For example, in the Queensland syllabuses, it explains that “age, gender, social position and their beliefs and values” are identifiers of perspective. In a similar way, the Australian National History Curriculum lists “age, gender experiences, cultural or religious background, ideologies and/or intellectual contexts” as examples.

 

Incidentally, this is the version of perspective that students most often encounter when reading the work of professional historians. For example, Mary Beard comments that the authors of the surviving sources about Alexander the Great all wrote “through a Roman filter”. Likewise, universities identify “Marxist”, “conservative” and “feminist” as examples of perspective.

 


Explanation 3: Perspective is... acknowledging that people in the past thought differently to us

This definition focuses more on the attitude students should have when reading primary sources. It emphasises the fact that sources contain ideas, words or expressions that are foreign, or even downright offensive, to us today. This understanding of perspective aims to teach people to judge the beliefs of the people in the past by the standards of their own day, not by our own.

 

This version of perspective is most commonly associated with Peter Seixas who says that “perspective means understanding the social, cultural, intellectual, and emotional settings that shaped people’s lives and actions in the past... Indeed, taking historical perspective demands comprehension of the vast differences between us in the present and those in the past”.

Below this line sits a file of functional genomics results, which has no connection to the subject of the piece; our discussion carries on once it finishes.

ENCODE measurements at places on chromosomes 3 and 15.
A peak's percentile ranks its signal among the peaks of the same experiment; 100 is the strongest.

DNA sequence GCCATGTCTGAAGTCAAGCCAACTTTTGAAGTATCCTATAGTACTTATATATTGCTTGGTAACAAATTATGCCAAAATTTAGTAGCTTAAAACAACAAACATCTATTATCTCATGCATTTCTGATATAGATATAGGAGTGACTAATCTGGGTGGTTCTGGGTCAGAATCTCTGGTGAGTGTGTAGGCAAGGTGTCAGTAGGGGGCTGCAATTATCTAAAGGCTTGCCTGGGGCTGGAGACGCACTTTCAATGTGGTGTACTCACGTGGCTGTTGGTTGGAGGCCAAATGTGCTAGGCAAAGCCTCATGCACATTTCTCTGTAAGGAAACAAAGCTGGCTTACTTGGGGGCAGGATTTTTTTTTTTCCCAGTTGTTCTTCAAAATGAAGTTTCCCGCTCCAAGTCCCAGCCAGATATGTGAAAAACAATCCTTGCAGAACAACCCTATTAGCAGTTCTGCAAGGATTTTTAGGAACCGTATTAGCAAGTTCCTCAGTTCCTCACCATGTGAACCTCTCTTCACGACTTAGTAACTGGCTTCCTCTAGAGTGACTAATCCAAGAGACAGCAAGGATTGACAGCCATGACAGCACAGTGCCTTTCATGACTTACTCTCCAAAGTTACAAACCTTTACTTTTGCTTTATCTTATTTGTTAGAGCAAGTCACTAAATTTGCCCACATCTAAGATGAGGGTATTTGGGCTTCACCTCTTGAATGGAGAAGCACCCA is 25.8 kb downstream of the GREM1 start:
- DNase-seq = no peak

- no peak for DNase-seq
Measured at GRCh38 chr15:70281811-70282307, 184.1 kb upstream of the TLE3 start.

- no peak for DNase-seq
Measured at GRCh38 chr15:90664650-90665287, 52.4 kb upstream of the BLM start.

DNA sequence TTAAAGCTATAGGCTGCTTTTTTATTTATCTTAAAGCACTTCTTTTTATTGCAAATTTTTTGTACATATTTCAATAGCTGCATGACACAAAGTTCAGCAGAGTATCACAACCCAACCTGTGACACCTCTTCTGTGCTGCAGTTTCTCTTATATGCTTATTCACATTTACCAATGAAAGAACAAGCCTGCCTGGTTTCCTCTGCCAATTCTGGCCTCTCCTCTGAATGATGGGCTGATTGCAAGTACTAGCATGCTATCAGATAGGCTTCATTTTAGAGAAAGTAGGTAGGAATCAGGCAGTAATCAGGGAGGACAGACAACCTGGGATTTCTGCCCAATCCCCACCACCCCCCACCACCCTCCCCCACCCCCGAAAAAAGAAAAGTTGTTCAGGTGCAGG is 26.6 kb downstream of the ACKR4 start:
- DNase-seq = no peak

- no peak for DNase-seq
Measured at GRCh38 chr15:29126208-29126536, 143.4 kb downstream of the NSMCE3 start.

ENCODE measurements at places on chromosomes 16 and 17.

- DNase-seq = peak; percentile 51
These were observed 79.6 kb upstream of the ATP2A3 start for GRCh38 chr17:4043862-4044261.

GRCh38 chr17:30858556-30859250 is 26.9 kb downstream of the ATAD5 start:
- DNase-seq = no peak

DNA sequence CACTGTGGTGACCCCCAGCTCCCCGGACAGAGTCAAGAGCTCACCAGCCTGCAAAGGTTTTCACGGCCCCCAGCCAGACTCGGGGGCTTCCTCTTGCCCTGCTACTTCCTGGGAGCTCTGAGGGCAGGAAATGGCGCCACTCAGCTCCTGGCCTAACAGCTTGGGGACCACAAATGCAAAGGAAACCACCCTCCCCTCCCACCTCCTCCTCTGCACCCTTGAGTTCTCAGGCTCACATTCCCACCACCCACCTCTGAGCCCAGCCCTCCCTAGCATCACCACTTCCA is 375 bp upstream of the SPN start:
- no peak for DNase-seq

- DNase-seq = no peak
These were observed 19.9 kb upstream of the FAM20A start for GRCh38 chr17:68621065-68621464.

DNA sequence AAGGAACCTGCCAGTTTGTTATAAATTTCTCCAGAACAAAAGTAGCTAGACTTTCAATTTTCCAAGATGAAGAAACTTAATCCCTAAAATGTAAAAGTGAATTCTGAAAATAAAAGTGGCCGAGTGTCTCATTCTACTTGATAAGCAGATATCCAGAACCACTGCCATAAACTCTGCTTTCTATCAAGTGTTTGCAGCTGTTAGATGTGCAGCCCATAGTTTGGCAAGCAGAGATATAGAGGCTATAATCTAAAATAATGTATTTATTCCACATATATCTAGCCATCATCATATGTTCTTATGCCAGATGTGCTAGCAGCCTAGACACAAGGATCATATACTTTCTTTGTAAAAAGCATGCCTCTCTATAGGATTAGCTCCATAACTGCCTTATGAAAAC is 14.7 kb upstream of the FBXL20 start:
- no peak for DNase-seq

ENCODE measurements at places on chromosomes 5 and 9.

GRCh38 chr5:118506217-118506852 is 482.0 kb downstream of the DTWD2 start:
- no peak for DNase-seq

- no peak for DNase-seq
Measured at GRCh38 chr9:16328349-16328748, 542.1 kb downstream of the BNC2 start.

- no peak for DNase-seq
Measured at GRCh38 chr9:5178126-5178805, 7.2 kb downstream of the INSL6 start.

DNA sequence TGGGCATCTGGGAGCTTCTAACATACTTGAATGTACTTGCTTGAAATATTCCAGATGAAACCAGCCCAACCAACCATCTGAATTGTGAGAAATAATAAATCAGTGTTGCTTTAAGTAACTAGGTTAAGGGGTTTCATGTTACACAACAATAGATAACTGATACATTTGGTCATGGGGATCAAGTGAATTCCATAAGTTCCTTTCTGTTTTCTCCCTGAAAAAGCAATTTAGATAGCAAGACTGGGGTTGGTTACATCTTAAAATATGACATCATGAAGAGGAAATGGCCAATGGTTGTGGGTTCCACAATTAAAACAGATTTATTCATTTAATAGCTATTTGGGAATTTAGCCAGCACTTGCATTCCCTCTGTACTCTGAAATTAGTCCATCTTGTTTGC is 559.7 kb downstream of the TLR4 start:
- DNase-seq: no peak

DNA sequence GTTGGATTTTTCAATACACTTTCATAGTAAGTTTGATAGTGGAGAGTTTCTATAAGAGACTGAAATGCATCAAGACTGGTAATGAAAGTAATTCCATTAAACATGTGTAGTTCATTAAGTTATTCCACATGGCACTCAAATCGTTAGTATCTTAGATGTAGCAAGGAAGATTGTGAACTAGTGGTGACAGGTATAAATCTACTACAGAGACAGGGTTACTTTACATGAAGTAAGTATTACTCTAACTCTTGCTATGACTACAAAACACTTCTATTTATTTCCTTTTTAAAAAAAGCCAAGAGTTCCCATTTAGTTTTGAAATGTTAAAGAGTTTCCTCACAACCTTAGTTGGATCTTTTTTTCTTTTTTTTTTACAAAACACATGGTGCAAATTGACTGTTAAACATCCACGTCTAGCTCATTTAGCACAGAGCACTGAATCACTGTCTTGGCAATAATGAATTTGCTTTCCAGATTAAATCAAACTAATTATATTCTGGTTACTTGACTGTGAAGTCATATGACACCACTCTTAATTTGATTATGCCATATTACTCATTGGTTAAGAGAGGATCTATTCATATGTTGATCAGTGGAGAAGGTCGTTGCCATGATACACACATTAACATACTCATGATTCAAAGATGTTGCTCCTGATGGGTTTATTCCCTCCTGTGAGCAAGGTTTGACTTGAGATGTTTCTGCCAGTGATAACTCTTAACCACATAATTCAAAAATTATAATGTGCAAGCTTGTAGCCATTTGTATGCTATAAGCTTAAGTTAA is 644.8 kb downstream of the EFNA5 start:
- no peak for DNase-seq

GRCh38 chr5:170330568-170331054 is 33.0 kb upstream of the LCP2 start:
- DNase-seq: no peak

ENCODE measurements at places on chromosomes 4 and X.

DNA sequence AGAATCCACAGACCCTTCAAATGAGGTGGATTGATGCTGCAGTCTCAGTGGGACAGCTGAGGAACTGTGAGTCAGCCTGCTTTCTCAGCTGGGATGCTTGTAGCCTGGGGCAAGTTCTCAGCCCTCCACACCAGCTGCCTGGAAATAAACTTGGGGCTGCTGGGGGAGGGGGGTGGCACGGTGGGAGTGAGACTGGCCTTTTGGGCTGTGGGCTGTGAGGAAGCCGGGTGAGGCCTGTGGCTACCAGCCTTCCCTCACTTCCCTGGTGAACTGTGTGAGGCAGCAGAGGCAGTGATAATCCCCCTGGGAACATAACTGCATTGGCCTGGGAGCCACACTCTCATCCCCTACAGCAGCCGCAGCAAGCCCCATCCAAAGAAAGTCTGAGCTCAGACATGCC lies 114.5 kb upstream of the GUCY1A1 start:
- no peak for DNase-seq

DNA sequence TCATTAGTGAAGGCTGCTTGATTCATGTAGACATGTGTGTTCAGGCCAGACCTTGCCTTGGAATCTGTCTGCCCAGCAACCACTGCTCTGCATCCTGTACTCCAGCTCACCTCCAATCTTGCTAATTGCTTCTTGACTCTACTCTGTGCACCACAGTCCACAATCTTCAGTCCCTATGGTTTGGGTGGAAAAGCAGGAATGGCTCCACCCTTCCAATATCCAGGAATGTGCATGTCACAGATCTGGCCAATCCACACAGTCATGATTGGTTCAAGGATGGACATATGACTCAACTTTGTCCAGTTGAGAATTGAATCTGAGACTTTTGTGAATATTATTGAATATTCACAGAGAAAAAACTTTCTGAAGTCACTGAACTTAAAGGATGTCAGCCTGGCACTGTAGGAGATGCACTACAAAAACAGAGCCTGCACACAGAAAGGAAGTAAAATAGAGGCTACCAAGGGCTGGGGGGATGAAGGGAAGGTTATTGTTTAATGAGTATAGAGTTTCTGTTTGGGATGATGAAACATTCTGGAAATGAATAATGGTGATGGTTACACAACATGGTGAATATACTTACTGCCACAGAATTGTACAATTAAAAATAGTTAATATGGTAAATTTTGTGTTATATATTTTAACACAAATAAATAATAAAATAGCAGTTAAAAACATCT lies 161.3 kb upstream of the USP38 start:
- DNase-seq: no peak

Explanation 4: Perspective is... the elements that contributed to the creation of a source

A fourth understanding of historical perspective teaches students that it is all of the things that lead to the creation of a source. This includes the historical origins, context, intended audience and purpose of its creation.

 

This version seems to be popular in educational jurisdictions where perspective is the central element in exam questions that focus heavily on evaluating a source’s usefulness and/or reliability. In this understanding ‘perspective’ is the ability for students to justify the strengths and limitations of a historical source.

 

Explanation 5: Perspective is... “all of the above”